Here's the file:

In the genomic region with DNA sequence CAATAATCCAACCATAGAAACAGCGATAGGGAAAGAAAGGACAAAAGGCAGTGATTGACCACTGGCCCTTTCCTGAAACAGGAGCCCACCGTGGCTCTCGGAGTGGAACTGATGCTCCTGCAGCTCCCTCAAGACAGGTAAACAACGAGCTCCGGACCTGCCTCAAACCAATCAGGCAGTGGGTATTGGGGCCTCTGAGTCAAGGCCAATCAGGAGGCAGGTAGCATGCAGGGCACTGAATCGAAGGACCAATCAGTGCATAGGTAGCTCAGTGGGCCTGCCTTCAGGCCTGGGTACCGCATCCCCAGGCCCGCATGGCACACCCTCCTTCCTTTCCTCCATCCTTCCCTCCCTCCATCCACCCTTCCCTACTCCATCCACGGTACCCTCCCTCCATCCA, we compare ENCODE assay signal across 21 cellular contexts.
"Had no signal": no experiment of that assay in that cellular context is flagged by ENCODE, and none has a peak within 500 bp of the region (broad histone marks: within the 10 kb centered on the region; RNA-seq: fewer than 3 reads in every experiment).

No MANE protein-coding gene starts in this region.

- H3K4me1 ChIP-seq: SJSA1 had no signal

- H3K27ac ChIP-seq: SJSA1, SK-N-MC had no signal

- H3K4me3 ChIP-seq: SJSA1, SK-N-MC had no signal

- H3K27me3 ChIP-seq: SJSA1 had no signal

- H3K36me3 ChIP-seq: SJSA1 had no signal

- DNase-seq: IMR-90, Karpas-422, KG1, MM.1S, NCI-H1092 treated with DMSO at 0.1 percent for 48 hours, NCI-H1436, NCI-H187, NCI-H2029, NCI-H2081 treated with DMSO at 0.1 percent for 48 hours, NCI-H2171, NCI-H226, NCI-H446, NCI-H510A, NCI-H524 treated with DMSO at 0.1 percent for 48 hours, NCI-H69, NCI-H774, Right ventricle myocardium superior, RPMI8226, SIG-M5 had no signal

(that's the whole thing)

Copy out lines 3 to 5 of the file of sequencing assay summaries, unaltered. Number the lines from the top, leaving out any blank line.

No MANE protein-coding gene starts in this region.

- H3K4me1 ChIP-seq: SJSA1 had no signal

- H3K27ac ChIP-seq: SJSA1, SK-N-MC had no signal